The next stop is Spa-sur-le-Lac Club Tremblant, a sprawling, rustic lodge on the shore of Lake Tremblant. The interior's ski lodge ambience has been enhanced by fireplaces and exposed, rough-hewn wooden beams. While the spa is small, the selection of treatments is impressive. I sample the signature Spa-sur-le-lace Exfoliation, a full body scrub with sea salts and oils, followed by a warm rainshower bath.
The resort is located close to Mont Tremblant National Park, and the helpful hotel staff have arranged for me to spend the afternoon canoeing a river with two of the park's naturalists in order to learn about the area's ecosystems. That evening, I enjoy an exquisite meal of duck roasted in honey, paired with a fragrant local wine, then drift to sleep with the sound of wind rustling through the branches of the trees lining the shore of the lake. Morning finds me enjoying panoramic views of the water, and pouring warm maple syrup over my blueberry pancakes, preparing for the drive that will deliver me to the next spa on my route.
Tradition of Healing
Stonehaven Spa is an enchanting surprise. The manor house was formerly a sanitarium where those suffering from tuberculosis came in search of recuperation. Each room is individually decorated, and the original hospital wing is now a luxury spa. The top floor has been converted to an open area featuring a lovely relaxation lounge with enormous windows overlooking the peaceful countryside. One of the product lines featured in the spa is B. Kamins, which contains pure maple syrup. I learn that Canadian chemist Ben Kaminsky, who conducted extensive research into the healing and antioxidant properties of this very Canadian product, developed the line.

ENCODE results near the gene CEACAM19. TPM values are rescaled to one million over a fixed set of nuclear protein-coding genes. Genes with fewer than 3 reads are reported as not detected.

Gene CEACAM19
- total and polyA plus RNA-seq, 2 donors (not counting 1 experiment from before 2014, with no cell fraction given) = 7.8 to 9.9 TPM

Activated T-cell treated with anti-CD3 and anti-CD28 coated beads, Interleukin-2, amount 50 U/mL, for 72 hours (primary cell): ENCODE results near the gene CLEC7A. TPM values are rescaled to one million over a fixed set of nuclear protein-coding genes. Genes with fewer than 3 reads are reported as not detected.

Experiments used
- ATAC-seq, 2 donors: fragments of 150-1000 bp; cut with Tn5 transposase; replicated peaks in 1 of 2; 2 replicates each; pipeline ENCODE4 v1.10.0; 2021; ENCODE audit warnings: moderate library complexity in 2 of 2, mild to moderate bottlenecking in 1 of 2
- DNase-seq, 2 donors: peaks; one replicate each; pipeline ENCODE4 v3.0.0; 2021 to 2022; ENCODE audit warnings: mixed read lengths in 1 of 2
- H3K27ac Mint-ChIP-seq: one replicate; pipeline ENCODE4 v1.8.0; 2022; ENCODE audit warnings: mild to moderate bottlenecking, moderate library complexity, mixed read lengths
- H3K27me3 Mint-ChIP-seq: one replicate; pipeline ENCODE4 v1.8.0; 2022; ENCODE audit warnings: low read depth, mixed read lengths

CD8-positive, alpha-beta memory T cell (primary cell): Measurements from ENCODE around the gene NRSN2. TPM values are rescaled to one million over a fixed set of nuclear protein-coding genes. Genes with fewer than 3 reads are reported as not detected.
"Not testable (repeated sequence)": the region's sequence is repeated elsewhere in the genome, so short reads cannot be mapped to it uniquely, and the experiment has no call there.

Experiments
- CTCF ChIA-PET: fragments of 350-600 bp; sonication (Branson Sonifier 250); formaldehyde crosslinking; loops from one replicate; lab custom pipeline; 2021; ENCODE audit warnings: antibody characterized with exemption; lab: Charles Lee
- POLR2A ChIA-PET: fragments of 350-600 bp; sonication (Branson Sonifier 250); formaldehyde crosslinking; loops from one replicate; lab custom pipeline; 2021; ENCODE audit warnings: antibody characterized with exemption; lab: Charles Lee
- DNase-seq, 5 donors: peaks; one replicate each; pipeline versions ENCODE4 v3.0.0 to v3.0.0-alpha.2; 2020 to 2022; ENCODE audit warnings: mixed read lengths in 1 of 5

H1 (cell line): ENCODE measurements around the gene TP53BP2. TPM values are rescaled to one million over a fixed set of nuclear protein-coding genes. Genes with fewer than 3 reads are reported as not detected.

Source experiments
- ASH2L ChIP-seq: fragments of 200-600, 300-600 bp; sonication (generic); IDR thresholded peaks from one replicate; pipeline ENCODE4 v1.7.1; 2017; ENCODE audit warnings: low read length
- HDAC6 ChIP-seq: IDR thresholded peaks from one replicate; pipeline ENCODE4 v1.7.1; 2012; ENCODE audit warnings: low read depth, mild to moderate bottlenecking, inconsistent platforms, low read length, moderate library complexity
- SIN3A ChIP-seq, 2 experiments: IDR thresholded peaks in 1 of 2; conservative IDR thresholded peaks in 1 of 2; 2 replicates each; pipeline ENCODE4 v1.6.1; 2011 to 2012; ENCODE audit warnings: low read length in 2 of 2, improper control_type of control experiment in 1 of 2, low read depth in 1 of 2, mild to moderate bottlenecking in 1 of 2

After enjoying an Anne Semonin Revitalizing Facial and Moisturizing Body Treatment featuring the famed European product line, I wander outside to the rear of the property, where hydrotherapy pools, an enormous sauna, and an indoor rest area are located. Imaginatively carved wooden lounge chairs surround a natural spring that serves as a cold plunge, and there's a cave housing a Turkish steam bath. I happily spend part of the afternoon seated on one of the stone benches scattered throughout the steamy interior. This puts me in the mood for dinner, and I find the menu offers a wonderful selection of area wines and healthy, regional cuisine. The choices all look amazing, but it comes down to a delicious fish stew, followed by vegetables roasted in maple syrup, a Canadian chardonnay, and apple tart for dessert. Despite the satisfying meal, I feel absolutely weightless by the time I return to my room and burrow between layers of soft, warm blankets.
Today’s drive takes me northeast to Saguenay-Lac-Saint-Jean, to the Centre de Sante Auberge des 21 hotel and spa, which overlooks a fjord. The property is owned and managed by Chef Marcel Bouchard and his son, sommelier Dannik Bouchard. Besides offering an innovative menu of regional selections, the hotel has an extensive—and impressive—wine cellar, and Chef Bouchard offers cooking classes in his enormous demo kitchen. The hotel is close to Saguenay National Park, with opportunities to engage in a variety of outdoor activities, including hiking and wildlife viewing.